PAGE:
# Make a function holomorphic

• jimmycricket
In summary: However, you still need to check that this value of k actually works, i.e. that v satisfies the Cauchy-Riemann equations.

## Homework Statement

Find a constant k such that the function $v(x,y) = y^3-4xy +kx^2y$ can be the imaginary part of a holomorphic function f on C

## Homework Equations

The Cauchy-Riemann equations: $u_x=v_y$ and $u_y=-v_x$

## The Attempt at a Solution

So far I have taken the partial derivatives of v w.r.t y and equated it to $u_x$ and then integrated w.r.t x giving:
$u=3xy^2-2x^2y+(k/3)x^3+f(y)$

Then differentiating w.r.t y to give:
$u_y=6xy-2x^2y+(k/3)x^3y+f'(y)$

Next I equate this to $-v_x$ giving:
$6xy-2x^2y+(k/3)x^3y+f'(y)=4y-2kxy$

Now I am not sure which direction to head next or even if this is the correct approach to begin with. Help is greatly appreciated

jimmycricket said:

## Homework Statement

Find a constant k such that the function $v(x,y) = y^3-4xy +kx^2y$ can be the imaginary part of a holomorphic function f on C

## Homework Equations

The Cauchy-Riemann equations: $u_x=v_y$ and $u_y=-v_x$

## The Attempt at a Solution

So far I have taken the partial derivatives of v w.r.t y and equated it to $u_x$ and then integrated w.r.t x giving:
$u=3xy^2-2x^2y+(k/3)x^3+f(y)$

Then differentiating w.r.t y to give:
$u_y=6xy-2x^2y+(k/3)x^3y+f'(y)$

Next I equate this to $-v_x$ giving:
$6xy-2x^2y+(k/3)x^3y+f'(y)=4y-2kxy$

Now I am not sure which direction to head next or even if this is the correct approach to begin with. Help is greatly appreciated

You are working too hard. Can you show that Cauchy-Riemann implies ##v_{xx}+v_{yy}=0##? You don't really need to find u.

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jimmycricket said:

## Homework Statement

Find a constant k such that the function $v(x,y) = y^3-4xy +kx^2y$ can be the imaginary part of a holomorphic function f on C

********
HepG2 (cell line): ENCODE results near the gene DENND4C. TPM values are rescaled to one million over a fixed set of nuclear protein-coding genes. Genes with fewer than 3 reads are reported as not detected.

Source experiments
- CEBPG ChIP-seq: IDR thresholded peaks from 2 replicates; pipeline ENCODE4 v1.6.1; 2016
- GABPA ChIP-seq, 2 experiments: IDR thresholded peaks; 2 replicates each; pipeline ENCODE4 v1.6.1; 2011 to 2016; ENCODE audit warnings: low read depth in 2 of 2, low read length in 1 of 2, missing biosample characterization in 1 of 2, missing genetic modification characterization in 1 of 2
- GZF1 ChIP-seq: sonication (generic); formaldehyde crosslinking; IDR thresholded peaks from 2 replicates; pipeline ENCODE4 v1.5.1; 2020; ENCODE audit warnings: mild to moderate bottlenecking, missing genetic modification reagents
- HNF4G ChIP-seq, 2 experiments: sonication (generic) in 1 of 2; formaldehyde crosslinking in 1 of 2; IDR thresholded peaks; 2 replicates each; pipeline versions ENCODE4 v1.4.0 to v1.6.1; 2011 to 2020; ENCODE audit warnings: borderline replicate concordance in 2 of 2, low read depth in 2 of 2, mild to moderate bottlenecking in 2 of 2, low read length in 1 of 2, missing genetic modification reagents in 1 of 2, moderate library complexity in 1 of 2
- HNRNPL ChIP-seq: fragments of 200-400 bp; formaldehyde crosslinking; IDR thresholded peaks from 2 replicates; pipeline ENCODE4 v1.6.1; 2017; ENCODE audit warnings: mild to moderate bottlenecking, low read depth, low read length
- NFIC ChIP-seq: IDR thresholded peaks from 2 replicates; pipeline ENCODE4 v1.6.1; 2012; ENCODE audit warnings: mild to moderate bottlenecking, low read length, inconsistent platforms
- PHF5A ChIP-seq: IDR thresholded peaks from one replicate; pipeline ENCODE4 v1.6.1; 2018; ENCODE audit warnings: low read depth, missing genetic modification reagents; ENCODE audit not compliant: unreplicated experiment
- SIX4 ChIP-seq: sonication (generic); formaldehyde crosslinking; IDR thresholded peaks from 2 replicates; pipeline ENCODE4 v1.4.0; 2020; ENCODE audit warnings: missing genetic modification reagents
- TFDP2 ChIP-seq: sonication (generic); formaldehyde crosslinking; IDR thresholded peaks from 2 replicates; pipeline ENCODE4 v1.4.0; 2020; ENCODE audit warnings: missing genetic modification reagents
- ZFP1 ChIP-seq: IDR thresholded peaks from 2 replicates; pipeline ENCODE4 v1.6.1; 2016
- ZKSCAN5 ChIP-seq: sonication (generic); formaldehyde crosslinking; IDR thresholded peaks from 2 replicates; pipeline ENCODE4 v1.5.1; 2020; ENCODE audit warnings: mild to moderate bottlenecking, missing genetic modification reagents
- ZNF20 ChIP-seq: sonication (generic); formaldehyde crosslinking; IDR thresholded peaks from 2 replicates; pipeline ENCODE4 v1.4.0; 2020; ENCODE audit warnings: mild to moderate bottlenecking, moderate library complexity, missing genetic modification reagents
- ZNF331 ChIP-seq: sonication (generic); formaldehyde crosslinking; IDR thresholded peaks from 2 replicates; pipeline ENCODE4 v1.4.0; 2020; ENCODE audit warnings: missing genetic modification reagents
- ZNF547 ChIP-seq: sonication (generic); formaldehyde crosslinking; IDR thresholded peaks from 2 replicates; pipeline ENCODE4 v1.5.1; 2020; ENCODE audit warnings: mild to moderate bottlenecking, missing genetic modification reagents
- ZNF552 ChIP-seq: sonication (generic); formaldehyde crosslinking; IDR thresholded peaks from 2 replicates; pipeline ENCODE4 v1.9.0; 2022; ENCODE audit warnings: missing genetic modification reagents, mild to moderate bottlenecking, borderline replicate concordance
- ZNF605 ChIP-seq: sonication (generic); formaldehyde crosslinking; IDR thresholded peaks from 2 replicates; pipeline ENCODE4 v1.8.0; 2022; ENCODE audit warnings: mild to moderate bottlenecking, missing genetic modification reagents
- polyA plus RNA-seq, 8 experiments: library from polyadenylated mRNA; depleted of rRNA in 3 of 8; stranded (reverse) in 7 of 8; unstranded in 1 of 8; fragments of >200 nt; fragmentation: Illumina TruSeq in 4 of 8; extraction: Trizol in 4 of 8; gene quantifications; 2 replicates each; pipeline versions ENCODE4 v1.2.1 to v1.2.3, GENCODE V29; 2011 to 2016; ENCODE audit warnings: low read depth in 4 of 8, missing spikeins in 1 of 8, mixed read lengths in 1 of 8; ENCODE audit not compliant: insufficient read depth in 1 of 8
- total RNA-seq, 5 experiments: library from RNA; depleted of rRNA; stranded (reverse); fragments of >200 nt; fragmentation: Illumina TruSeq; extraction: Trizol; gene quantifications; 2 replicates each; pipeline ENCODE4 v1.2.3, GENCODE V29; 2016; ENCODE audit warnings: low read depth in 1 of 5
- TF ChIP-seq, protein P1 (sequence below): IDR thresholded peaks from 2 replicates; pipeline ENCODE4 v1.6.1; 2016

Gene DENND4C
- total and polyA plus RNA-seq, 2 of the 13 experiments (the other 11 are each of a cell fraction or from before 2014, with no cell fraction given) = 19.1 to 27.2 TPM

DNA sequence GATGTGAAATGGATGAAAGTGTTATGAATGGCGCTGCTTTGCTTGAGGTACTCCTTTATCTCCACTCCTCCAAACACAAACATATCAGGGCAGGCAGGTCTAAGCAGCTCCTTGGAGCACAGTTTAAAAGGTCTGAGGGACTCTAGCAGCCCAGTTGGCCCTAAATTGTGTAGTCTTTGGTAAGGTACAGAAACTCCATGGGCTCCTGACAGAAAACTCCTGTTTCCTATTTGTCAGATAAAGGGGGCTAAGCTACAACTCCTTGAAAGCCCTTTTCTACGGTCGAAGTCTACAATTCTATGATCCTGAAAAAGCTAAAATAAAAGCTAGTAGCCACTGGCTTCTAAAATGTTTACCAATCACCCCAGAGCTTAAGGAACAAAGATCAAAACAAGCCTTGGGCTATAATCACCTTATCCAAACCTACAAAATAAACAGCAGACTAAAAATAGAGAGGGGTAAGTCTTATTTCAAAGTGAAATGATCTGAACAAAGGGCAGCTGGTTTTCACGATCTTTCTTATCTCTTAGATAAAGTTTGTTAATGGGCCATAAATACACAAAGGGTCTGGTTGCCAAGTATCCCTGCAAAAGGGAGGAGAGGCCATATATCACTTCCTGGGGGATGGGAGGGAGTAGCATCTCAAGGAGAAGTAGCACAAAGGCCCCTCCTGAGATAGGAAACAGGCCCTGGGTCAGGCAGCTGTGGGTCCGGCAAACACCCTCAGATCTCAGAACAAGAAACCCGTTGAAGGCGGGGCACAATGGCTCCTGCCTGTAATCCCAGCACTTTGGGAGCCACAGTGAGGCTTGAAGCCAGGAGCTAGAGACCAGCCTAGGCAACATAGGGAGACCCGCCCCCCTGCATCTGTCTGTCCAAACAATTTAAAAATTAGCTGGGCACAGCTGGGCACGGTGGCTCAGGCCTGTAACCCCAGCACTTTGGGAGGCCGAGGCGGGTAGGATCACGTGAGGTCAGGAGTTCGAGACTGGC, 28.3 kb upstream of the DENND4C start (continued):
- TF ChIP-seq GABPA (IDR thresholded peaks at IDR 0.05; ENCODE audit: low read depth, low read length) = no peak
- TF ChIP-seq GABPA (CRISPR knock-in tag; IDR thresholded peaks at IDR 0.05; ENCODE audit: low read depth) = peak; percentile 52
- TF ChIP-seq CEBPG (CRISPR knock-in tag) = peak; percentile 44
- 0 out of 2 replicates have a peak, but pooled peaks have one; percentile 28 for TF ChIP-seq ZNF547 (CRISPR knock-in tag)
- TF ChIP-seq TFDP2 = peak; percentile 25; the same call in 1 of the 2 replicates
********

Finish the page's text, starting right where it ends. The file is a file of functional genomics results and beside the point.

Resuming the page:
## Homework Equations

The Cauchy-Riemann equations: $u_x=v_y$ and $u_y=-v_x$

## The Attempt at a Solution

So far I have taken the partial derivatives of v w.r.t y and equated it to $u_x$ and then integrated w.r.t x giving:
$u=3xy^2-\color{red}{2x^2y}+(k/3)x^3+f(y)$

Then differentiating w.r.t y to give:
$u_y=6xy-2x^2y+(k/3)x^3y+f'(y)$

Next I equate this to $-v_x$ giving:
$6xy-2x^2y+(k/3)x^3y+f'(y)=4y-2kxy$

Now I am not sure which direction to head next or even if this is the correct approach to begin with. Help is greatly appreciated

Your method is OK and will solve the problem. But you have mistakes in your work. Hard to point out your errors since you omitted some steps. In particular, the term in red is incorrect.

Dick and LCKurtz thanks both for replying. Dick: following your method I get $v_{xx}+v_{yy}=2ky+6y=0 \rightarrow k=-3$
This method is showing that the function is harmonic for k=-3. Is this sufficient for answering the question of which k makes the function holomorphic?

jimmycricket said:
Dick and LCKurtz thanks both for replying. Dick: following your method I get $v_{xx}+v_{yy}=2ky+6y=0 \rightarrow k=-3$
This method is showing that the function is harmonic for k=-3. Is this sufficient for answering the question of which k makes the function holomorphic?

Yes, if the function is holomorphic then v needs to be harmonic. So the only possible value is k=(-3).

## 1. What does it mean for a function to be holomorphic?

A holomorphic function is a complex-valued function that is differentiable at every point in its domain, meaning it has a well-defined derivative at every point. This property is often referred to as "complex differentiability."

## 2. Can a function be holomorphic on a subset of its domain?

No, a function must be holomorphic on its entire domain in order to be considered holomorphic. If a function is not holomorphic on any point in its domain, then it is not holomorphic at all.

## 3. How can I determine if a function is holomorphic?

To determine if a function is holomorphic, you can use the Cauchy-Riemann equations. These equations state that a function f(x+iy) is holomorphic if and only if its real and imaginary parts satisfy the partial differential equations: ∂u/∂x = ∂v/∂y and ∂u/∂y = -∂v/∂x, where u(x,y) is the real part of f(x+iy) and v(x,y) is the imaginary part of f(x+iy).

## 4. Can a function be holomorphic and still have singularities?

Yes, a function can be holomorphic and still have singularities. A singularity is a point in the complex plane where a function is not defined or is not differentiable. A holomorphic function can have removable, essential, or pole singularities, but it must be differentiable at all other points in its domain.

## 5. Are all analytic functions also holomorphic?

Yes, all analytic functions are also holomorphic. An analytic function is one that can be represented by a convergent power series in its domain. Since a convergent power series is differentiable term by term, an analytic function is also differentiable at every point in its domain and therefore, holomorphic.